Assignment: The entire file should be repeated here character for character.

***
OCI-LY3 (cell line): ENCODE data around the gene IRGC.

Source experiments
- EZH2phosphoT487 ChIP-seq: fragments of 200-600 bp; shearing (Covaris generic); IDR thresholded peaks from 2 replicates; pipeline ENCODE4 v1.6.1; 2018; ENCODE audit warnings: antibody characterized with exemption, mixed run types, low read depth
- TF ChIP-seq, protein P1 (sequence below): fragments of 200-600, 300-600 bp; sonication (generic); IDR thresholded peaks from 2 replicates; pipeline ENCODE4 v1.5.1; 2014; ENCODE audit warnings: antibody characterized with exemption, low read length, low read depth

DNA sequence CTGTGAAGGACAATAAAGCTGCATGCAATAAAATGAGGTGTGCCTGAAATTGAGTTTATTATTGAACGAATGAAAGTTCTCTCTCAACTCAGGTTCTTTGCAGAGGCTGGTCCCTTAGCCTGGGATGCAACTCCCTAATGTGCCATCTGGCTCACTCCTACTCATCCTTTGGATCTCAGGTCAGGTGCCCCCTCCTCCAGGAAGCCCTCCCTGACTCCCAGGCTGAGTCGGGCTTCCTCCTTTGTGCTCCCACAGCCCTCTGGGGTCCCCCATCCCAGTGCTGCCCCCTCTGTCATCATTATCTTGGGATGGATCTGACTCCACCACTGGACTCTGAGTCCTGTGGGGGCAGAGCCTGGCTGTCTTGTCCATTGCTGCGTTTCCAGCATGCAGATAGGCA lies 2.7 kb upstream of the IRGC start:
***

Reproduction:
OCI-LY3 (cell line): ENCODE data around the gene IRGC.

Source experiments
- EZH2phosphoT487 ChIP-seq: fragments of 200-600 bp; shearing (Covaris generic); IDR thresholded peaks from 2 replicates; pipeline ENCODE4 v1.6.1; 2018; ENCODE audit warnings: antibody characterized with exemption, mixed run types, low read depth
- TF ChIP-seq, protein P1 (sequence below): fragments of 200-600, 300-600 bp; sonication (generic); IDR thresholded peaks from 2 replicates; pipeline ENCODE4 v1.5.1; 2014; ENCODE audit warnings: antibody characterized with exemption, low read length, low read depth

DNA sequence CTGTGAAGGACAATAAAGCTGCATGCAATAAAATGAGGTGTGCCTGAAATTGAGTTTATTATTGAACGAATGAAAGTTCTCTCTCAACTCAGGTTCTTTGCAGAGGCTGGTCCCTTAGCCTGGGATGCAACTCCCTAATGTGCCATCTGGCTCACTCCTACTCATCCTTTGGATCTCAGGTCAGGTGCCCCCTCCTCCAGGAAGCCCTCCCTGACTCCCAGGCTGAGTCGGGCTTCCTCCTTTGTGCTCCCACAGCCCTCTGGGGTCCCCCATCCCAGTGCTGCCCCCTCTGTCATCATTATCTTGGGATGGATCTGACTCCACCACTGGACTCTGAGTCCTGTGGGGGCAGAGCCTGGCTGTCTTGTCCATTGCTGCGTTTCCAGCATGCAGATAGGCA lies 2.7 kb upstream of the IRGC start: